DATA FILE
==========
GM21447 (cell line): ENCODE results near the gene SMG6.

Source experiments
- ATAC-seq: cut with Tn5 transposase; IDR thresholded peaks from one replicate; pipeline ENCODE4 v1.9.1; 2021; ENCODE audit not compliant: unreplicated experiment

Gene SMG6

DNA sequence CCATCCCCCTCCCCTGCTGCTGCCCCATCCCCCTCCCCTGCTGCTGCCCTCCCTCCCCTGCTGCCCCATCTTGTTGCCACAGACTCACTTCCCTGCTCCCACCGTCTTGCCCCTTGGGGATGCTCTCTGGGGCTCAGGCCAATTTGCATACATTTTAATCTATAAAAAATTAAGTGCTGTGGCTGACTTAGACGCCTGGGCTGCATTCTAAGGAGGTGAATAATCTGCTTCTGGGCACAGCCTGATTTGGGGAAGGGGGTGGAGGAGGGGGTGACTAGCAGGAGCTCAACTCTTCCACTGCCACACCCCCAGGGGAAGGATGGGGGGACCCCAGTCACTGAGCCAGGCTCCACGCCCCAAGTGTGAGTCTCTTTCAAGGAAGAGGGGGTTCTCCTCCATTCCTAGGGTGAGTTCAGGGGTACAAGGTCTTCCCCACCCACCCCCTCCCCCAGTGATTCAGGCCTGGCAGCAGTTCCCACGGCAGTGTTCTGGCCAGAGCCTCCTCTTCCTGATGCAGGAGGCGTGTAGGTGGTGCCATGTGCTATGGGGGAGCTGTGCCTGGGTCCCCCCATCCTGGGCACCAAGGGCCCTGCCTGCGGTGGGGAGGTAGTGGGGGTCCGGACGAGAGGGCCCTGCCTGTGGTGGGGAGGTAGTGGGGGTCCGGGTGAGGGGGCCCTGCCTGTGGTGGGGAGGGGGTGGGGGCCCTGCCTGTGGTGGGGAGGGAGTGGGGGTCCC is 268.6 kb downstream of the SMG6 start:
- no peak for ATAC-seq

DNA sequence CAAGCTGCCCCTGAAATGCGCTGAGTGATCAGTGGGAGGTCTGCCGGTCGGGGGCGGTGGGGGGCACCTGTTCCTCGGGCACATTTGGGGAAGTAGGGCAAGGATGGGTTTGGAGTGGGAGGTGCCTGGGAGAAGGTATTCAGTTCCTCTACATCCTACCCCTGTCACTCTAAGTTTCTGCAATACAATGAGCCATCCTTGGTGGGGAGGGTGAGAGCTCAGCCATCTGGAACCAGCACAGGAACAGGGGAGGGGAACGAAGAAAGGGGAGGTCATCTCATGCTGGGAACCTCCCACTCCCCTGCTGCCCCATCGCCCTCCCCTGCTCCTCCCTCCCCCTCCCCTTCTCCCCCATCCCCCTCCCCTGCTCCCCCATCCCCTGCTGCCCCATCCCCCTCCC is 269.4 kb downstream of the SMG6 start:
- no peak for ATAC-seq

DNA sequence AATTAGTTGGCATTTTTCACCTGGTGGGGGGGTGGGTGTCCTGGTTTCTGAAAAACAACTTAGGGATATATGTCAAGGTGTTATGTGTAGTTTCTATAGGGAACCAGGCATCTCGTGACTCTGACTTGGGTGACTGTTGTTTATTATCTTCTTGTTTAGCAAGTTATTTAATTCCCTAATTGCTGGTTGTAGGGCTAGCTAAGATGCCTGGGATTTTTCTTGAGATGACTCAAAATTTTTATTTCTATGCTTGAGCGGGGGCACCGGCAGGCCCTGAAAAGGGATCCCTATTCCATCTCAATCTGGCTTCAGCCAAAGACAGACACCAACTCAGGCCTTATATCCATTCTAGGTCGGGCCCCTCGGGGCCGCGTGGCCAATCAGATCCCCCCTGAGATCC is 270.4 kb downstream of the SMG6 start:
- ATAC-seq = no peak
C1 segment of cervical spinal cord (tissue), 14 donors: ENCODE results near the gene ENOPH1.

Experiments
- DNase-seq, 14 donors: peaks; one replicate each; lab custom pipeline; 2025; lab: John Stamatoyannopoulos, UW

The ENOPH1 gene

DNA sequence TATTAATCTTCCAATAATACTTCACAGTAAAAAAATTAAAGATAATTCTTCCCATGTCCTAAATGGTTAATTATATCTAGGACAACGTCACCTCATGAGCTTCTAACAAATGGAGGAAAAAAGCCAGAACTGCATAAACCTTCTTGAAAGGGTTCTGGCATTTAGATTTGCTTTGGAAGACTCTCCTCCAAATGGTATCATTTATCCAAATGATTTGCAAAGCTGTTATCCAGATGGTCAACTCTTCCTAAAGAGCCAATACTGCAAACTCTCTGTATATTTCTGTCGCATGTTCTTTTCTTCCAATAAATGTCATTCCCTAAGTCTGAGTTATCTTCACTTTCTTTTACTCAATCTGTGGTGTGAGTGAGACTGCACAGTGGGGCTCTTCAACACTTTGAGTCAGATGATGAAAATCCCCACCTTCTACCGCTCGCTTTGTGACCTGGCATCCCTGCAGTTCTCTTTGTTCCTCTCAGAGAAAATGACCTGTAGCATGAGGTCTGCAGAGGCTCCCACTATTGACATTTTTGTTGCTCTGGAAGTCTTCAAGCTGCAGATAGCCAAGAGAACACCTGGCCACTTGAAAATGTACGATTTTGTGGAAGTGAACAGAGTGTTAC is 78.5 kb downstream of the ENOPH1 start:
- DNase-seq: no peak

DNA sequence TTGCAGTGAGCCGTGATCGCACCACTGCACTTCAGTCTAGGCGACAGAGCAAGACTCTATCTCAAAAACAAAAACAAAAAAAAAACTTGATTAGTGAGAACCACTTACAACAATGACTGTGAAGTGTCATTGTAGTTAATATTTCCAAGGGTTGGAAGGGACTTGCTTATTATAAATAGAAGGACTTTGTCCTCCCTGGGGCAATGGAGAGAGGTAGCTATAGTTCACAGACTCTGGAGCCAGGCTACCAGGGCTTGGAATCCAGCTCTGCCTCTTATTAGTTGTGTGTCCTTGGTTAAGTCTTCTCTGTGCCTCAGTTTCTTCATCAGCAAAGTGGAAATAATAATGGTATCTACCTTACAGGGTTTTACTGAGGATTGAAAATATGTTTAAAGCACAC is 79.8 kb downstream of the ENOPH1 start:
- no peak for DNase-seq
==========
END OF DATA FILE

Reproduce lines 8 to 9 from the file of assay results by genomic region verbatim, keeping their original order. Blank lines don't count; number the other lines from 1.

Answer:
- no peak for ATAC-seq

DNA sequence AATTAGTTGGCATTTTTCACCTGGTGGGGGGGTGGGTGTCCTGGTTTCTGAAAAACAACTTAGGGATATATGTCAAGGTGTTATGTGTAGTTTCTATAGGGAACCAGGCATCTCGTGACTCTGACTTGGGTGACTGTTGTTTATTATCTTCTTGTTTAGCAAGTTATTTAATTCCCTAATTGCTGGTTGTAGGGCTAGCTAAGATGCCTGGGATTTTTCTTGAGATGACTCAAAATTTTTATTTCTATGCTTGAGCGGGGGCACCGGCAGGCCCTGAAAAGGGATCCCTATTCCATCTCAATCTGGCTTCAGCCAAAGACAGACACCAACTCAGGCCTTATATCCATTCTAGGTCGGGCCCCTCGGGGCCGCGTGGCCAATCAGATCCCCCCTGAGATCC is 270.4 kb downstream of the SMG6 start: